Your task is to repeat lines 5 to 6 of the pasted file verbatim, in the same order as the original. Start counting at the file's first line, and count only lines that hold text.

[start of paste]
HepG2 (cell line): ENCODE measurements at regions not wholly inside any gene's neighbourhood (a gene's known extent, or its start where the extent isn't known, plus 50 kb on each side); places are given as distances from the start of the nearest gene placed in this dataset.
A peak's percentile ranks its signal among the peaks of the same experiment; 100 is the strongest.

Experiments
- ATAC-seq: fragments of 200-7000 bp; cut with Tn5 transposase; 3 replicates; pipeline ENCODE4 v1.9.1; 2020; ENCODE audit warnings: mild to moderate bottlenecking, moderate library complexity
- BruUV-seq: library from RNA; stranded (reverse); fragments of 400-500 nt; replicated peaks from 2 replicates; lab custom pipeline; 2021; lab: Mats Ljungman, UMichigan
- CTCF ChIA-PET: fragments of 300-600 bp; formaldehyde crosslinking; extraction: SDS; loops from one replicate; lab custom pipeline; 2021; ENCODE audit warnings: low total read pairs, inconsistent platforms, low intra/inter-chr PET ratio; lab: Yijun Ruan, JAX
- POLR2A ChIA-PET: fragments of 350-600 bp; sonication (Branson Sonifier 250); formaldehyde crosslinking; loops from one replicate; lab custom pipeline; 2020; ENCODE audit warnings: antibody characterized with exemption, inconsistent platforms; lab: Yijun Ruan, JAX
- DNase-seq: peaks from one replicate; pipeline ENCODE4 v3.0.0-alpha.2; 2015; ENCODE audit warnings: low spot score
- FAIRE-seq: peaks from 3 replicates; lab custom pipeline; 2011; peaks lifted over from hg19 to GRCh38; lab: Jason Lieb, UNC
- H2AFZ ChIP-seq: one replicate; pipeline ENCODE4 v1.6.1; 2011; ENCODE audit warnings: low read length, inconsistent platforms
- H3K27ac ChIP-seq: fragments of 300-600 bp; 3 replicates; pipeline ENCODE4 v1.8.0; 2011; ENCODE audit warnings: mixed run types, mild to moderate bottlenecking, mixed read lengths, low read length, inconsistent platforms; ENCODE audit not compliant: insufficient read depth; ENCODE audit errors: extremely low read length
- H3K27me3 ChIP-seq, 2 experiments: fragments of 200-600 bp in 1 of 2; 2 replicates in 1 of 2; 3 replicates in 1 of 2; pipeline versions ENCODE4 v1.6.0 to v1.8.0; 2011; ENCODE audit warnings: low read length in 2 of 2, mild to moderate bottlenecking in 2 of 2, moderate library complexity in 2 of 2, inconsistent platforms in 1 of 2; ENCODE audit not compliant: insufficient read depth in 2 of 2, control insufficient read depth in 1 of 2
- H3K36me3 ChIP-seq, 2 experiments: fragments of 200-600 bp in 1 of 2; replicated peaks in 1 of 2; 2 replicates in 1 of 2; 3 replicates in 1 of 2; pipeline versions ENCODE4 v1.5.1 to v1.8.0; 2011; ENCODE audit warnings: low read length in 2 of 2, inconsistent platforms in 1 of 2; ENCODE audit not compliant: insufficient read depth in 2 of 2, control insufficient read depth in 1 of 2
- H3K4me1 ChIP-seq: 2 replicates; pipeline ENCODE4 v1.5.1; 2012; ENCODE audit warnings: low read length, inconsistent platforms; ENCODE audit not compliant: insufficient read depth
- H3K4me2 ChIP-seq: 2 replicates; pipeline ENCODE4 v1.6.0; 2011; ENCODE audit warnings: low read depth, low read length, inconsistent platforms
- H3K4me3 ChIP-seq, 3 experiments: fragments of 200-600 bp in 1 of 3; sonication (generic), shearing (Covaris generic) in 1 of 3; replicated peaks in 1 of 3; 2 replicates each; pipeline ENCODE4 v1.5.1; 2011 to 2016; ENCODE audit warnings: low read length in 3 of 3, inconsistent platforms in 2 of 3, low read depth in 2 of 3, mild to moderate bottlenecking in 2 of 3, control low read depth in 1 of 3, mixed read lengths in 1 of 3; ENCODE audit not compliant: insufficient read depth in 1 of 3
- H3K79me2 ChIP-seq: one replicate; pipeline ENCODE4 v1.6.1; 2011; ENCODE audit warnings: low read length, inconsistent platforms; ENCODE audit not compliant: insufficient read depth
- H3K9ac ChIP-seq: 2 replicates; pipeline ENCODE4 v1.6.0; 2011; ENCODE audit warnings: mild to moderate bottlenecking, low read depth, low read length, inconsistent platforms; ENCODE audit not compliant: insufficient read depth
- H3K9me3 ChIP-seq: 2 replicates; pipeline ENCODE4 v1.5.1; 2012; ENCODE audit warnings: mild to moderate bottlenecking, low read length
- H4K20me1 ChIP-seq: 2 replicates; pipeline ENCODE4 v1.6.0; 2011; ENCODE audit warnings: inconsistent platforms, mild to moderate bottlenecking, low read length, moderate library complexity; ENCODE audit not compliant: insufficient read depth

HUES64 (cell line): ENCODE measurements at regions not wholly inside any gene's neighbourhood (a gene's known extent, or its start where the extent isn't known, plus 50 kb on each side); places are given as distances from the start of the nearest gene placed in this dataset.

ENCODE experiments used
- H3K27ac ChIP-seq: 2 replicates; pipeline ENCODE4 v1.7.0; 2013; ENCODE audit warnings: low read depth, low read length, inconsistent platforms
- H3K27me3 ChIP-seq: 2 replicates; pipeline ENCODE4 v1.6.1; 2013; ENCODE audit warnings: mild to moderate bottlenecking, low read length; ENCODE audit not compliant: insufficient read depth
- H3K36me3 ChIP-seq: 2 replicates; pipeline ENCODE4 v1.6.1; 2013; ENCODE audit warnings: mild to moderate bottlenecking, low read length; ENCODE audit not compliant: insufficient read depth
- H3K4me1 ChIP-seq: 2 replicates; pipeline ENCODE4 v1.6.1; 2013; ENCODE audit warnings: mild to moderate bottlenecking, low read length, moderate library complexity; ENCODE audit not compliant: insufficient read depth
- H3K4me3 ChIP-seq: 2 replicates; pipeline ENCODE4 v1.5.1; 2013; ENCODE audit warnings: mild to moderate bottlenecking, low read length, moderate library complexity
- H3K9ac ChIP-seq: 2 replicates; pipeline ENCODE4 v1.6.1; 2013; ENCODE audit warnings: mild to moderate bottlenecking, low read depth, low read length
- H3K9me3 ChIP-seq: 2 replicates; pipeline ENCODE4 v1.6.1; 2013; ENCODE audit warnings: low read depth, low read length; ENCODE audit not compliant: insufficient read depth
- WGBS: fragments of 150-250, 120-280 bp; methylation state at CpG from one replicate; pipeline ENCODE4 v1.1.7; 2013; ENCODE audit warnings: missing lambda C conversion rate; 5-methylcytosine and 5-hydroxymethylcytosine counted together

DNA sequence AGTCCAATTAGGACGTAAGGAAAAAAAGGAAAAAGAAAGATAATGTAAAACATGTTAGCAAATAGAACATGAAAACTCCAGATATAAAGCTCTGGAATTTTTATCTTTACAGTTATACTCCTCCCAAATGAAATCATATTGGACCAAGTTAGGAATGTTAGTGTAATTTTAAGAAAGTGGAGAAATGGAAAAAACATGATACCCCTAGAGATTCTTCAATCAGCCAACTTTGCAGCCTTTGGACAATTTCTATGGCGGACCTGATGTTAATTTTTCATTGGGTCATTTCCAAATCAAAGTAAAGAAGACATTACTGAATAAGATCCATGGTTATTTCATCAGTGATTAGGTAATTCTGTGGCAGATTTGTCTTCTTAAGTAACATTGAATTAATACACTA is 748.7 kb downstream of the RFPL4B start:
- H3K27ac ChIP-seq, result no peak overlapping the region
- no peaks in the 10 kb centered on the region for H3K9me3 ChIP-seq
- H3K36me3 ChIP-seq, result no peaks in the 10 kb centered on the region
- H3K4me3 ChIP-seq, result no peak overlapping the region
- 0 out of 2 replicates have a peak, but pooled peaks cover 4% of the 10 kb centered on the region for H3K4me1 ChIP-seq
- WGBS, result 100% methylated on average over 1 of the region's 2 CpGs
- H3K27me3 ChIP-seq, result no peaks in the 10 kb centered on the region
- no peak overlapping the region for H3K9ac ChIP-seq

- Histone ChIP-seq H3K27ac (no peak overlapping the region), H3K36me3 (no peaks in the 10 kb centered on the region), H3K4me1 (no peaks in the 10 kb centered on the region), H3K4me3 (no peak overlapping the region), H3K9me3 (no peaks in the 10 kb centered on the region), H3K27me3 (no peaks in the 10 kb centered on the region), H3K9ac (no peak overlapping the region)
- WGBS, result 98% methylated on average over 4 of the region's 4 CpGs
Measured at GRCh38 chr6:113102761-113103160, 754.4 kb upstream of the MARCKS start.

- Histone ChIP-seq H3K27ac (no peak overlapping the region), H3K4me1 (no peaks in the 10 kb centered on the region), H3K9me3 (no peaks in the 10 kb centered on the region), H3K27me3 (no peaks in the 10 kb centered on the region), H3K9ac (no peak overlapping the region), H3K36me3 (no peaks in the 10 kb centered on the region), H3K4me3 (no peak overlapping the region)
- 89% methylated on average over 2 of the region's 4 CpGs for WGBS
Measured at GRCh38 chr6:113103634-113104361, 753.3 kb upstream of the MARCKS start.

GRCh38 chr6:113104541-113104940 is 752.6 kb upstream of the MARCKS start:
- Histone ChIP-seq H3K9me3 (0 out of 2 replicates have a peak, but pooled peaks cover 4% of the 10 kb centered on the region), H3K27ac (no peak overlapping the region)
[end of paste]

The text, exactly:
- BruUV-seq: library from RNA; stranded (reverse); fragments of 400-500 nt; replicated peaks from 2 replicates; lab custom pipeline; 2021; lab: Mats Ljungman, UMichigan
- CTCF ChIA-PET: fragments of 300-600 bp; formaldehyde crosslinking; extraction: SDS; loops from one replicate; lab custom pipeline; 2021; ENCODE audit warnings: low total read pairs, inconsistent platforms, low intra/inter-chr PET ratio; lab: Yijun Ruan, JAX